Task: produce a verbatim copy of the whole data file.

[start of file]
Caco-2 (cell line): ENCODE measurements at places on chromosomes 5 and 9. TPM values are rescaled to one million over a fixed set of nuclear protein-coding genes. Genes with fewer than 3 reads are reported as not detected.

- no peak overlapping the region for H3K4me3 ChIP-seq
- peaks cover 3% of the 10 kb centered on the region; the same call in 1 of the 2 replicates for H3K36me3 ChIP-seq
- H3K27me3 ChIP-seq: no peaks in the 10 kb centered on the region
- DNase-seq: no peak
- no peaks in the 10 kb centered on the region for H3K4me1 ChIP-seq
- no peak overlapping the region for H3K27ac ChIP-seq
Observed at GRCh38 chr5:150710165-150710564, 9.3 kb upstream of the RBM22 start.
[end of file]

Caco-2 (cell line): ENCODE measurements at places on chromosomes 5 and 9. TPM values are rescaled to one million over a fixed set of nuclear protein-coding genes. Genes with fewer than 3 reads are reported as not detected.

- no peak overlapping the region for H3K4me3 ChIP-seq
- peaks cover 3% of the 10 kb centered on the region; the same call in 1 of the 2 replicates for H3K36me3 ChIP-seq
- H3K27me3 ChIP-seq: no peaks in the 10 kb centered on the region
- DNase-seq: no peak
- no peaks in the 10 kb centered on the region for H3K4me1 ChIP-seq
- no peak overlapping the region for H3K27ac ChIP-seq
Observed at GRCh38 chr5:150710165-150710564, 9.3 kb upstream of the RBM22 start.